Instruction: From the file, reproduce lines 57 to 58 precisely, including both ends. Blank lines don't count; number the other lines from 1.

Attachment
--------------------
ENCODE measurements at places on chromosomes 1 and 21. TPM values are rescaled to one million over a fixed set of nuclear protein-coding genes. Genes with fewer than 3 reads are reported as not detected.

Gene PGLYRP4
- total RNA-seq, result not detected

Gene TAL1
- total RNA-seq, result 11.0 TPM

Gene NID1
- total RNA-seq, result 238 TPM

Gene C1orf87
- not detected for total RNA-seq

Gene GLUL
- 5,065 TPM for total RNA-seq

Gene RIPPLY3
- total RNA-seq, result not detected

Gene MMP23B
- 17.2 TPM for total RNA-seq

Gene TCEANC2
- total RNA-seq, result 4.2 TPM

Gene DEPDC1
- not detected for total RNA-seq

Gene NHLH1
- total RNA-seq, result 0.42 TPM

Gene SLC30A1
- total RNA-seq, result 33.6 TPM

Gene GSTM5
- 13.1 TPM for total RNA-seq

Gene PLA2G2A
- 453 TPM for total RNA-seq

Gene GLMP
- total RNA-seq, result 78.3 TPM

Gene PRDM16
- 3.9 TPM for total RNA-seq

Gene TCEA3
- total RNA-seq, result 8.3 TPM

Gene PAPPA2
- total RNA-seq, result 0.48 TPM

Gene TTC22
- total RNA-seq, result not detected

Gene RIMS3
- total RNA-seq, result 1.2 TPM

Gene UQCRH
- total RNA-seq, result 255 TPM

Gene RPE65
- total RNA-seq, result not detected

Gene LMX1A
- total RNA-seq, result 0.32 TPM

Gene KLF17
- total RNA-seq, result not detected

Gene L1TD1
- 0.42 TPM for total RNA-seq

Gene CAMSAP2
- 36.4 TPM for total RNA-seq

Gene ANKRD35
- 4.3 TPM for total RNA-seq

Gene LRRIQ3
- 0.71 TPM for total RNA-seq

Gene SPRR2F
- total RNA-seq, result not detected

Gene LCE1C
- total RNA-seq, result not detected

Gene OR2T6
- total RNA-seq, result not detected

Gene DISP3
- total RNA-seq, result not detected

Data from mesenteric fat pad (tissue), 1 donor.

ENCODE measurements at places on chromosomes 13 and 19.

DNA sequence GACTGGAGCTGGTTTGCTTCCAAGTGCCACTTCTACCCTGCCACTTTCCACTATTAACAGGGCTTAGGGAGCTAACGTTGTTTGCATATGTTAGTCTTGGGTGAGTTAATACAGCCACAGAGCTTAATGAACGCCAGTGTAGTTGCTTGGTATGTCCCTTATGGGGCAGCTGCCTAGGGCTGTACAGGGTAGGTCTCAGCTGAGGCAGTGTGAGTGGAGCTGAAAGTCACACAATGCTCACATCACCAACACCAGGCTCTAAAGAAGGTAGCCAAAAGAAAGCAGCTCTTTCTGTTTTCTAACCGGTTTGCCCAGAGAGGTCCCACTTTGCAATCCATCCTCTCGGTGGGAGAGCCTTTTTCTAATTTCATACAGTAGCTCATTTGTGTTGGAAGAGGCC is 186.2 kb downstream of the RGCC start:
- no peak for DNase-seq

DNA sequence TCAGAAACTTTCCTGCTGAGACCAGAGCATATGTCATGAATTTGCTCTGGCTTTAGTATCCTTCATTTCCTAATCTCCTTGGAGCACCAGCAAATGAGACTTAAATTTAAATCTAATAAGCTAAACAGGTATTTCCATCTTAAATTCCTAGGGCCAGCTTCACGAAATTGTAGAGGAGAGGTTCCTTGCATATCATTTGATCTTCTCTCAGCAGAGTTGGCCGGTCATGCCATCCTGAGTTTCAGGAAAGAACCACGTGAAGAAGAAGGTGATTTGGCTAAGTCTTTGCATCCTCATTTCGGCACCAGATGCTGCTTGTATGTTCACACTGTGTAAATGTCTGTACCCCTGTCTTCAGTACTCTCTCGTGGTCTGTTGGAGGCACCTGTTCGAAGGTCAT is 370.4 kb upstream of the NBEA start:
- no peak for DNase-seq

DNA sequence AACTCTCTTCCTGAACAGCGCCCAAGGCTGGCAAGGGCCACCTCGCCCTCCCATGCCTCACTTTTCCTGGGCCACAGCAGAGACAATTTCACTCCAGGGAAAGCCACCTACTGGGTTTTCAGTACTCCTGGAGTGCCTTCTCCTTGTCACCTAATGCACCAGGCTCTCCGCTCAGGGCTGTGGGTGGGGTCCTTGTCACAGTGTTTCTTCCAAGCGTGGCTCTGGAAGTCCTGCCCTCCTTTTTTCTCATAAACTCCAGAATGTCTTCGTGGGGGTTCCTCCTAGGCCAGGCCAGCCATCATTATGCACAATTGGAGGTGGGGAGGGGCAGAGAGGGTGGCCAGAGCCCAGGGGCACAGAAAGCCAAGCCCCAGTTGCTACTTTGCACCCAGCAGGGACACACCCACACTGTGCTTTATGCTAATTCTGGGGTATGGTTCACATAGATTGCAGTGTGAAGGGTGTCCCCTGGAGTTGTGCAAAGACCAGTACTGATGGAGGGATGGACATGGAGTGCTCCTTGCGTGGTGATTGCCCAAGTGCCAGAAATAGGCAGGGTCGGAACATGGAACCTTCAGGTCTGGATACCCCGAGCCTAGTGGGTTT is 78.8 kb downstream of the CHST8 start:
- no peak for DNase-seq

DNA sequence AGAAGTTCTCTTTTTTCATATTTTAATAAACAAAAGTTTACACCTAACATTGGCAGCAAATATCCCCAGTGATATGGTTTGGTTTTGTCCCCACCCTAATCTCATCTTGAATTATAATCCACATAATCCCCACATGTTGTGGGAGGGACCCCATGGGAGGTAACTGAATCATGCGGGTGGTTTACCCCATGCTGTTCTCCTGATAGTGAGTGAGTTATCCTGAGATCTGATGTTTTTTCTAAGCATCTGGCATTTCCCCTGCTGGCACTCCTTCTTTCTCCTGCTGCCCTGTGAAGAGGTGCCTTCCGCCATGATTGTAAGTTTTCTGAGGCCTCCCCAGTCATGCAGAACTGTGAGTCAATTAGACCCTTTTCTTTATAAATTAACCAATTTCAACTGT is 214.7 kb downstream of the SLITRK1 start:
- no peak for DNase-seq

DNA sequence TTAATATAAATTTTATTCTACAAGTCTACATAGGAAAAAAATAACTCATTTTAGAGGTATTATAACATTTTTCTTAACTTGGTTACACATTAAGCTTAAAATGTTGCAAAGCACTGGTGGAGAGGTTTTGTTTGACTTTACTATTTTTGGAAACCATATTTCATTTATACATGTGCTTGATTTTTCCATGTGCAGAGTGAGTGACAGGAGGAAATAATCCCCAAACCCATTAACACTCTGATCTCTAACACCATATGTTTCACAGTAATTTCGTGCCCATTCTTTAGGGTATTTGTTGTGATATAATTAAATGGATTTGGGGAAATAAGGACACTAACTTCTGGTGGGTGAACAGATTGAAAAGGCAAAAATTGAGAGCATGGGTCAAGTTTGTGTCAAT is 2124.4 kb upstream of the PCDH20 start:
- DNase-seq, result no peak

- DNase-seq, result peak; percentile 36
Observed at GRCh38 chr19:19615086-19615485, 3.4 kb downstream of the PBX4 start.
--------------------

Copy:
- total RNA-seq, result not detected

Gene LCE1C